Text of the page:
Joe Atcheson: So You’d Like Me to Contribute to the Democratic Campaign?

Then Make Them Wear Diapers

You get them.  The letters from Obama or Debbie Wasserman Schultz.  The calls from state Democratic candidates telling you what’s at stake.  

They show up around election time with increasing frequency – sort of like Obama’s speeches about “change,” and his embrace of progressive principles.

In 2007, I gave what was for me, a lot.  And I ended up feeling like Charlie Brown after Lucy snatches the football away – fooled again.

No more.

Mr. Obama, Ms. Wasserman Shultz, Mr. Reid and the rest of you, here’s what you have to do to get my money this time.  And you’d better start now.

Stand for something besides compromise

New York Times Editorial: End of the Charade

The airwaves are already filled with blaring political attacks masquerading as “issue ads,” such as the one in the Missouri Senate race that ends with, “Call Claire McCaskill. Tell her Missouri doesn’t need government-run health care.” This ad, and dozens like it, is sponsored by the United States Chamber of Commerce, which likes to claim that it is merely educating voters about the issues rather than telling them how to vote.

The airwaves are already filled with blaring political attacks masquerading as “issue ads,” such as the one in the Missouri Senate race that ends with, “Call Claire McCaskill. Tell her Missouri doesn’t need government-run health care.” This ad, and dozens like it, is sponsored by the United States Chamber of Commerce, which likes to claim that it is merely educating voters about the issues rather than telling them how to vote.

Chris Hedges: The War on Gays

The sentencing of Dharun Ravi for the hateful abuse that may have driven his gay roommate at Rutgers, Tyler Clementi, to commit suicide, or Barack Obama’s public acceptance of gay marriage, prevents many of us from seeing that life for gays, lesbians, bisexuals and transgender people is getting worse-much worse.

No one understands this better than the gay activist and pastor Mel White. White, along with his husband and partner of 30 years, Gary Nixon, founded Soulforce, an organization committed to using nonviolent resistance to end religion-based oppression. White and hundreds of Soulforce volunteers protest outside megachurches that preach hatred and bigotry in the name of religion. White travels to communities where young gays, lesbians, bisexuals or transgender people have committed suicide. He holds memorial services for them in front of the church doors. He accuses the pastors of these churches of murder. His books “Stranger at the Gate: To Be Gay and Christian in America” and “Holy Terror: Lies the Christian Right Tell Us to Deny Gay Equality,” are two of the most important works that examine the innate cruelty and proto-fascism of the Christian right. White, more than perhaps any other preacher in the country, has pulled young men and women back from the brink of despair, from succumbing to the tragic fate of Tyler Clementi. And White is scared.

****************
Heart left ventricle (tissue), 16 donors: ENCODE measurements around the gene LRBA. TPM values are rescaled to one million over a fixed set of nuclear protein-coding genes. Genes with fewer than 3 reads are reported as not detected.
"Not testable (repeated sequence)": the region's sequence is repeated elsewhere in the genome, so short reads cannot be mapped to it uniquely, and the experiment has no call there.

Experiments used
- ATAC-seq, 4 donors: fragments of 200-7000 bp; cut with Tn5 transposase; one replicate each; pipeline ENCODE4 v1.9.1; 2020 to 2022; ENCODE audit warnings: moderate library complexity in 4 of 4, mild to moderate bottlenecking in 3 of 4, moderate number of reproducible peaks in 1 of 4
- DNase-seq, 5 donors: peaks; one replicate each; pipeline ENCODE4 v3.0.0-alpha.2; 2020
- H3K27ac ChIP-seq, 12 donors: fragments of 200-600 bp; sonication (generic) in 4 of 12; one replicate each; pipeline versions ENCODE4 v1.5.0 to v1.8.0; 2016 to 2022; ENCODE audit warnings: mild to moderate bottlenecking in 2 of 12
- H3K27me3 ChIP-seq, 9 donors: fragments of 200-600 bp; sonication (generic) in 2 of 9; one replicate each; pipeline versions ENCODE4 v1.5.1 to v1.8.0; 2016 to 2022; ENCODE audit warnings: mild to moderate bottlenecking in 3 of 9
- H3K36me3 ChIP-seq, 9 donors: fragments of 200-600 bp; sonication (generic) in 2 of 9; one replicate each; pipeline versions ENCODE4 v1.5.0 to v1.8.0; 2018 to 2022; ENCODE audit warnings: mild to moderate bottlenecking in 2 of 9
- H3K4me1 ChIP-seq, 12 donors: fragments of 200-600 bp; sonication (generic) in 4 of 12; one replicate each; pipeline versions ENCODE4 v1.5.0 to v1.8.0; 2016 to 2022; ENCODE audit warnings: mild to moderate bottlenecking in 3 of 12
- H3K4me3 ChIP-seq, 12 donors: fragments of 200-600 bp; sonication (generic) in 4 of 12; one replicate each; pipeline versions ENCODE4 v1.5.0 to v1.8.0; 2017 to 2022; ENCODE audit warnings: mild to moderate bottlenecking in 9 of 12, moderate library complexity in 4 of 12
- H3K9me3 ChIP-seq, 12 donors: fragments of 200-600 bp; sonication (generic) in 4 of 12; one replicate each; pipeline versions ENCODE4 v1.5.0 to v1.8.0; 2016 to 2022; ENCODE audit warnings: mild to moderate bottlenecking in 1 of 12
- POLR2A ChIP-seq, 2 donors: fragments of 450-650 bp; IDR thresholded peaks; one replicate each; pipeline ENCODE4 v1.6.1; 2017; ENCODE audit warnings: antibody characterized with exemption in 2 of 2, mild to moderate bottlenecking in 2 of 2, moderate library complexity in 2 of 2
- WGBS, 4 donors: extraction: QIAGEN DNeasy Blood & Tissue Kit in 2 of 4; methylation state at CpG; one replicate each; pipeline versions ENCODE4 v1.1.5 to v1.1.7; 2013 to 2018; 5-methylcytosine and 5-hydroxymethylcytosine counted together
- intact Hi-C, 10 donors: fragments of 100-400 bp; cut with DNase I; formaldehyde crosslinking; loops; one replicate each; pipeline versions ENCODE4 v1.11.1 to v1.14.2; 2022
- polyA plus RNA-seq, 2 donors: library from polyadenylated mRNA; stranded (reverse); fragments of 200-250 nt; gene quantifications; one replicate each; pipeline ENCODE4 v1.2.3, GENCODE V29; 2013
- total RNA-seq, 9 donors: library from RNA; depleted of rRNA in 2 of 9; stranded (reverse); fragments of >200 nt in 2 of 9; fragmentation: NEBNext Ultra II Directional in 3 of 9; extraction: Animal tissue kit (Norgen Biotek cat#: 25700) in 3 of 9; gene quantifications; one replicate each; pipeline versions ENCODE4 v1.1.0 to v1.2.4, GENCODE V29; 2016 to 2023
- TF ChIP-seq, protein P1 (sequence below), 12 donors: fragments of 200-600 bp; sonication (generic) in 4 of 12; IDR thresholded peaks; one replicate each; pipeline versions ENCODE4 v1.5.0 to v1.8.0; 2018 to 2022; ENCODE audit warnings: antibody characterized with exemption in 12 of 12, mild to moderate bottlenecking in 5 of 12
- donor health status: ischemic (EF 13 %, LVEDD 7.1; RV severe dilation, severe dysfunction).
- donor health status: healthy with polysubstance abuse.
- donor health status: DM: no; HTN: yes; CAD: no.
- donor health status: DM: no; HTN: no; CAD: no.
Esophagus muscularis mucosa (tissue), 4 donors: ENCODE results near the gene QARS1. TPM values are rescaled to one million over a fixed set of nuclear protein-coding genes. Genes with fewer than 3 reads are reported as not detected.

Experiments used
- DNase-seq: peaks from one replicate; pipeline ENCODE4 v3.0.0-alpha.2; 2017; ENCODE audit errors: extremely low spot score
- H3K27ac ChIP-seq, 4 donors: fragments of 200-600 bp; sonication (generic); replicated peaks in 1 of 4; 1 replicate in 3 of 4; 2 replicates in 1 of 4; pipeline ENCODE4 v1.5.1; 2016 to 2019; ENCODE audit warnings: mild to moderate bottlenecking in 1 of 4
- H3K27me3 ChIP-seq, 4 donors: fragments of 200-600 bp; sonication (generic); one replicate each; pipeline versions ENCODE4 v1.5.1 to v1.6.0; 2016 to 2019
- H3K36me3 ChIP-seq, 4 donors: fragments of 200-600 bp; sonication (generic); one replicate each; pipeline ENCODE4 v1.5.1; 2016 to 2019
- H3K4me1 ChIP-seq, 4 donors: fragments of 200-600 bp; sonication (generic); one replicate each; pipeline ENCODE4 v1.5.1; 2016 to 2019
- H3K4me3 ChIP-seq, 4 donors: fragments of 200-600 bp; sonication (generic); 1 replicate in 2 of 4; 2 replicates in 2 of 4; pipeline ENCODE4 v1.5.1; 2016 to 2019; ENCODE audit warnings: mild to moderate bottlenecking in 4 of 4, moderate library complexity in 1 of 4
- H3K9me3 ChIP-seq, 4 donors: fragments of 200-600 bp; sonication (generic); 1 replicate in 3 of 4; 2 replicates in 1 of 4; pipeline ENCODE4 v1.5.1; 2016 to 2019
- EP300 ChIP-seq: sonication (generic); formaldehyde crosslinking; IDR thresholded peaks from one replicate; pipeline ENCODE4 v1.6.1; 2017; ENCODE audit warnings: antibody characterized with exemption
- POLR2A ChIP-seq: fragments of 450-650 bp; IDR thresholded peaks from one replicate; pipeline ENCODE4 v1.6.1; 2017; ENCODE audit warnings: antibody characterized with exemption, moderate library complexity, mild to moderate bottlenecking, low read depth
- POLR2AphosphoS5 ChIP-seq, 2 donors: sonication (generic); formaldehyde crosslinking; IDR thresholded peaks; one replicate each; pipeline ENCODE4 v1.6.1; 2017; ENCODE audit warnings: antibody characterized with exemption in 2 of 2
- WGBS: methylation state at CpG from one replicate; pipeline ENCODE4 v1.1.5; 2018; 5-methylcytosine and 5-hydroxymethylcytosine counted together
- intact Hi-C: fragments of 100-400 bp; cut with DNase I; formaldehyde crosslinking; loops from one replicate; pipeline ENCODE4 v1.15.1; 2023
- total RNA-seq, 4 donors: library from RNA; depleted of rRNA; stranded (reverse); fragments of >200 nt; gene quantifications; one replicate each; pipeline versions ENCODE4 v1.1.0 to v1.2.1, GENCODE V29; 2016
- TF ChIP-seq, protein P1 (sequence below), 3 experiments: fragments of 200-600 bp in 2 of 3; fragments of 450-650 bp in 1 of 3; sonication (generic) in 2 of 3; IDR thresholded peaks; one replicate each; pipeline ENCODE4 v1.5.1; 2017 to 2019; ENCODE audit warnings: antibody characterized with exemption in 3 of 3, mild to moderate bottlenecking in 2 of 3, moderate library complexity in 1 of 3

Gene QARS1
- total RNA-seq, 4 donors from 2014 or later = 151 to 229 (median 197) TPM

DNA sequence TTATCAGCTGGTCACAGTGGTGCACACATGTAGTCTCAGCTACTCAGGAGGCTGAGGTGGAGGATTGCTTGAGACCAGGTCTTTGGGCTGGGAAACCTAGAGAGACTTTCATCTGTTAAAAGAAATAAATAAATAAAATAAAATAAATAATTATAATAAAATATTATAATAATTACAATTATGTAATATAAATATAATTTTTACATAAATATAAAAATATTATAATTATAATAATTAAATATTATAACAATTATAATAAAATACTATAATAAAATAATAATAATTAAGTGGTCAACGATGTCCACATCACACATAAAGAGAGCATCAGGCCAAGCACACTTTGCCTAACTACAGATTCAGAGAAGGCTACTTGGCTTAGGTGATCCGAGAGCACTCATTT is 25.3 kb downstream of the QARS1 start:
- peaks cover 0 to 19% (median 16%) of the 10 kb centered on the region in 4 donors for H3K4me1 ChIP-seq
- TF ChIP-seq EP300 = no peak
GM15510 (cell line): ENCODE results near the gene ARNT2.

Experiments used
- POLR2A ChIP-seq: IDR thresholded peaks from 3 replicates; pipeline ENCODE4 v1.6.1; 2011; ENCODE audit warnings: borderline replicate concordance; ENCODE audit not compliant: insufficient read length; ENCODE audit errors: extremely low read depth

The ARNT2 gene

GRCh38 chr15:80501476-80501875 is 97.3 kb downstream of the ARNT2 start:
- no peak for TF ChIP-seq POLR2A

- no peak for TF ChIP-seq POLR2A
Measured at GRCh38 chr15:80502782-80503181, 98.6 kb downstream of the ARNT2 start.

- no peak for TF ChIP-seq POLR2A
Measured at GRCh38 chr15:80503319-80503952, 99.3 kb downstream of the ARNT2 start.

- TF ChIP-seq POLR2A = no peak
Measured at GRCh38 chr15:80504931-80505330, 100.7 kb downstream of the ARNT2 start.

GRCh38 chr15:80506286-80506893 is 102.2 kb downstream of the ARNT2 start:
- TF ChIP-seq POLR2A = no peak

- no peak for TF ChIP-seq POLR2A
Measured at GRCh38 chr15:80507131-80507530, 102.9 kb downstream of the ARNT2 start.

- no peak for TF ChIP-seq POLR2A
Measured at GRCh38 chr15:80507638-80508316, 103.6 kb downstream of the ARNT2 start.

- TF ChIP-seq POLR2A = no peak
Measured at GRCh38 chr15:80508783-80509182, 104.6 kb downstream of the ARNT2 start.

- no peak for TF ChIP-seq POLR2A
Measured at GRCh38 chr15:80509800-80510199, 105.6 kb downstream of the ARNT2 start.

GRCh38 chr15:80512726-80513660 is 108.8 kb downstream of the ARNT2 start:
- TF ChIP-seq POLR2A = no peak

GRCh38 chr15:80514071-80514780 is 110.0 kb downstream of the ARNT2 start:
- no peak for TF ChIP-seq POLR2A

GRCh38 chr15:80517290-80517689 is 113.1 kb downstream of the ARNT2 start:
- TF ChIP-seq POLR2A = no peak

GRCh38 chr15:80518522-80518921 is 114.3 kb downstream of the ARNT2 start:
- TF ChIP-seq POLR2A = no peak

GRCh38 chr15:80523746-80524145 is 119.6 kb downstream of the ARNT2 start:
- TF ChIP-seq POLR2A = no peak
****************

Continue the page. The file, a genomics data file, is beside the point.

Robert Fisk: The Going Price of Getting Away with Murder… Would $33m Be Enough?

La Clinton hath spoken. Thirty-three million smackers lopped off Pakistan’s aid budget because its spooks banged up poor old Dr Shakeel Afridi for 33 years after a secret trial. And, as the world knows, Dr Afridi’s crime was to confirm the presence of that old has-been Osama bin Laden in his grotty Abbottabad villa.

Well, that will teach the Pakistanis to mess around with a brave doctor who is prepared to help the American institution that tortures and murders its enemies. Forget the CIA’s black prisons and rendition and water-boarding, and the torture of the innocents in the jails of our friendly dictators. Dr Afridi was just doing the free world a favour. And WOW, Dr Afridi got shopped by Leon Pannetta when he was CIA boss, and now Barack Obama is accused of letting him down.

May 29 2012

On This Day In History May 29

This is your morning Open Thread. Pour your favorite beverage and review the past and comment on the future.

Find the past “On This Day in History” here.

May 29 is the 149th day of the year (150th in leap years) in the Gregorian calendar. There are 216 days remaining until the end of the year.

On this day in 1913, Stravinsky’s Le Sacre du printemps makes its infamous world premiere

Some of those in attendance to see the Ballets Russes at the Théâtre des Champs-élysées on May 29, 1913, would already have been familiar with the young Russian composer Igor Stravinsky through his 1910 ballet L’Oiseau de feu (The Firebird). But if they expected his newest work to proceed in the same familiar and pleasing vein as his first, they were in for a surprise. From the moment the premiere performance of Stravinsky’s Le Sacre du printemps (Rite of Spring) began on this night in 1913, it was clear that even an audience of sophisticated Parisians was totally unprepared for something so avant-garde.